Children’s rights are defined in numerous ways, including a wide spectrum of civil, cultural, economic, social, and political rights. Rights tend to be of two general types: those advocating for children as autonomous persons under the law and those placing a claim on society for protection from harms perpetrated on children because of their dependency. These have been labeled as the right of empowerment and as the right to protection. One Canadian organization categorizes children’s rights into three categories:
Children have the right to an adequate standard of living, health care, education and services, and to play and recreation. These include a balanced diet, a warm bed to sleep in, and access to schooling.
Children have the right to protection from abuse, neglect, exploitation, and discrimination. This includes the right to safe places for children to play; constructive child-rearing behavior, and acknowledgment of the evolving capacities of children.
Children have the right to participate in communities and have programs and services for themselves. This includes children’s involvement in libraries and community programs, youth voice activities, and involving children as decision-makers. In a similar fashion, the Child Rights Information Network, or CRIN for short, categorizes rights into two groups:
Economic, social and cultural rights,
Are related to the conditions necessary to meet basic human needs such as food, shelter, education, health care, and gainful employment.
Included are rights to education, adequate housing, food, water, the highest attainable standard of health, the right to work and rights at work, as well as the cultural rights of minorities and indigenous peoples.
Environmental, cultural, and developmental rights
Are sometimes, called “third-generation rights,” and including the right to live in safe and healthy environments, and that groups of people have the right to cultural, political, and economic development.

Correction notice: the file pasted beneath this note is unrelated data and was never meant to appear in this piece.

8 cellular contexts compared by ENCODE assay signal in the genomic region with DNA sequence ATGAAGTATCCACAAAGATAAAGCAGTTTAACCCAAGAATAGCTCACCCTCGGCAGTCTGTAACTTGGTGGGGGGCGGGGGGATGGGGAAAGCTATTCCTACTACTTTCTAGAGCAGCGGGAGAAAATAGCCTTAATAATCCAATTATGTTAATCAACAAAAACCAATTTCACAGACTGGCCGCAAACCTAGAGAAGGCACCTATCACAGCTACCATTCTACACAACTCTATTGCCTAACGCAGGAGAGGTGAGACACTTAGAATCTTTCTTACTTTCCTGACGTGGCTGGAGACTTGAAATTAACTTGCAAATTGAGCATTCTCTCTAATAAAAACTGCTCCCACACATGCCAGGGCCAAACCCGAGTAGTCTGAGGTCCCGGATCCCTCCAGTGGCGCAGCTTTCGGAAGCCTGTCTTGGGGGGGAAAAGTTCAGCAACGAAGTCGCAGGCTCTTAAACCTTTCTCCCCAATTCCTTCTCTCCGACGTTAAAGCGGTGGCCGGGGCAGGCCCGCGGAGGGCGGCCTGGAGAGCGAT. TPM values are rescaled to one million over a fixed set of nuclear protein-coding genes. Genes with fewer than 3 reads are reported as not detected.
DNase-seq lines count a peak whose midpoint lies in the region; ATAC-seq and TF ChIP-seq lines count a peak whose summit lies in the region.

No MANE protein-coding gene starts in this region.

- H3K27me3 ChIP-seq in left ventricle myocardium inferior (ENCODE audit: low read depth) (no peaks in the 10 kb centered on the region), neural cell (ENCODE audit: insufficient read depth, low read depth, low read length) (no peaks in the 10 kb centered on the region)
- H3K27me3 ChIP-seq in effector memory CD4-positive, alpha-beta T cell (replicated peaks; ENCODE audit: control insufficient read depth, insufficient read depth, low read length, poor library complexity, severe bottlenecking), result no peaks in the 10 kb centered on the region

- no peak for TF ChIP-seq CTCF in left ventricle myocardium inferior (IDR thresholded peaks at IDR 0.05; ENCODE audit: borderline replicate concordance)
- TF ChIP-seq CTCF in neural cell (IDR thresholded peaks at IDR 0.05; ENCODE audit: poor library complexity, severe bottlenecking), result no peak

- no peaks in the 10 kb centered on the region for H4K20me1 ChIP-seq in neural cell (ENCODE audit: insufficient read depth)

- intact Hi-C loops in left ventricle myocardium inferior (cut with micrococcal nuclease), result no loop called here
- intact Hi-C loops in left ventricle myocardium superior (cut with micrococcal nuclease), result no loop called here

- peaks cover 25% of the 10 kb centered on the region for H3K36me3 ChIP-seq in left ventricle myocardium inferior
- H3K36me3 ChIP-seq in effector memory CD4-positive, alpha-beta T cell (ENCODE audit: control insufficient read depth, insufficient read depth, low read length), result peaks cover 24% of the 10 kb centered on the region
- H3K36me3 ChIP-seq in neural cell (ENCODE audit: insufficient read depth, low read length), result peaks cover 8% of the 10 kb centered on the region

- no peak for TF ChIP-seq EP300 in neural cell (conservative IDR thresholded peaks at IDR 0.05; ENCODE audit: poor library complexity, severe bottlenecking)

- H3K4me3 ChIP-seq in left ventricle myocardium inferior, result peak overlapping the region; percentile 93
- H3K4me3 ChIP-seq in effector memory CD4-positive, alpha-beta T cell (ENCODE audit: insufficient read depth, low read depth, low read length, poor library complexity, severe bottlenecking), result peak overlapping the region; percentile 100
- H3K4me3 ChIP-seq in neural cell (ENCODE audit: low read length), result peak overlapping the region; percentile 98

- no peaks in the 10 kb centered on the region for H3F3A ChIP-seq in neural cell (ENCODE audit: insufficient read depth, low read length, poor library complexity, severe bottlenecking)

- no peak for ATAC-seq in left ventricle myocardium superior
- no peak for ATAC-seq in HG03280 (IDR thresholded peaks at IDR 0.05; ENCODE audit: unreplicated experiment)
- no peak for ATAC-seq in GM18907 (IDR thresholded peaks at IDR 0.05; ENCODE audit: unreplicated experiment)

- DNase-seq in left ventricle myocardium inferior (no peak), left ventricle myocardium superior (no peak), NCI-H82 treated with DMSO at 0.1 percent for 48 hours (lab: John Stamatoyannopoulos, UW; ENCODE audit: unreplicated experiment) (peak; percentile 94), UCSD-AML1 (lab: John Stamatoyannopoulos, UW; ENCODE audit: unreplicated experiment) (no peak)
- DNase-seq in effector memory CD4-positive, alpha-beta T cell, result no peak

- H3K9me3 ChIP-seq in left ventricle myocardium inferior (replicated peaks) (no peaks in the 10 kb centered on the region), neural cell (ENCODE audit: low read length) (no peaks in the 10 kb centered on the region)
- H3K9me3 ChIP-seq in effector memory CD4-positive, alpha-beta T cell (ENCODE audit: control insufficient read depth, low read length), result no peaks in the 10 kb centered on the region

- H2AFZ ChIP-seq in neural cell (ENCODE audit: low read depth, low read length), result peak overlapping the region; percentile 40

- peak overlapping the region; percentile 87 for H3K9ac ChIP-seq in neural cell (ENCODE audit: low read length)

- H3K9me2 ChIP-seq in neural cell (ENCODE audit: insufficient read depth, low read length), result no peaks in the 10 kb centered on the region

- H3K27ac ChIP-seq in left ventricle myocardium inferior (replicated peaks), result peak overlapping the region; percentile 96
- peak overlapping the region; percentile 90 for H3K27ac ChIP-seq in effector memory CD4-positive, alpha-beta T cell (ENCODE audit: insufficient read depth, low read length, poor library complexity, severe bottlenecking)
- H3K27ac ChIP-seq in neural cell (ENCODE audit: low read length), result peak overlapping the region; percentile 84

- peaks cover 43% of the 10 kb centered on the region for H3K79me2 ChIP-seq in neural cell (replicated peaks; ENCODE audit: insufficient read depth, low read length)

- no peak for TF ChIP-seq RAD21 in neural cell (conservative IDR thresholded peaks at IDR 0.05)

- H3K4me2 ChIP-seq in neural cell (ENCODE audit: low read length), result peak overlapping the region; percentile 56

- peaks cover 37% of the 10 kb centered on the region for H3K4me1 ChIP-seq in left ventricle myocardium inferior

Importance of Child Rights
There are many reasons why children’s rights are important.
Children are individuals:
Children are neither the possessions of parents nor of the state, nor are they mere people-in-the-making; they have equal status as members of the human family.
Children start life as totally dependent beings:
Children must rely on adults for the nurture and guidance they need to grow towards independence. Such nurture is ideally found in adults in children’s families, but when primary caregivers cannot meet children’s needs, it is up to society to fill the gap.
The actions, or inactions, of government impact children More
Practically every area of government policy (for example, education, public health, and so on) affects children to some degree. Short-sighted policymaking that fails to take children into account has a negative impact on the future of all members of society by giving rise to policies that cannot work.
Children’s views are rarely heard & considered in the political process.
Children generally do not vote and do not otherwise take part in political processes. Without special attention to the opinions of children—as expressed at home and in schools, in local communities, and even in governments—children’s views go unheard on the many important issues that affect them now or will affect them in the future.
Many changes in society often negative, impact children.
Transformation of the family structure, globalization, shifting employment patterns and a shrinking social welfare net in many countries all have strong impacts on children. The impact of these changes can be particularly devastating in situations of armed conflict and other emergencies.
The healthy development of children is crucial to the future well-being of any society.
Because they are still developing, children are especially vulnerable—more so than adults—to poor living conditions such as poverty, inadequate health care, nutrition, safe water, housing, and environmental pollution. The effects of disease, malnutrition, and poverty threaten the future of children and therefore the future of the societies in which they live.
The costs to society of failing its children are huge.
Social research findings show that children’s earliest experiences significantly influence their future development. The course of their development determines their contribution, or cost, to society over the course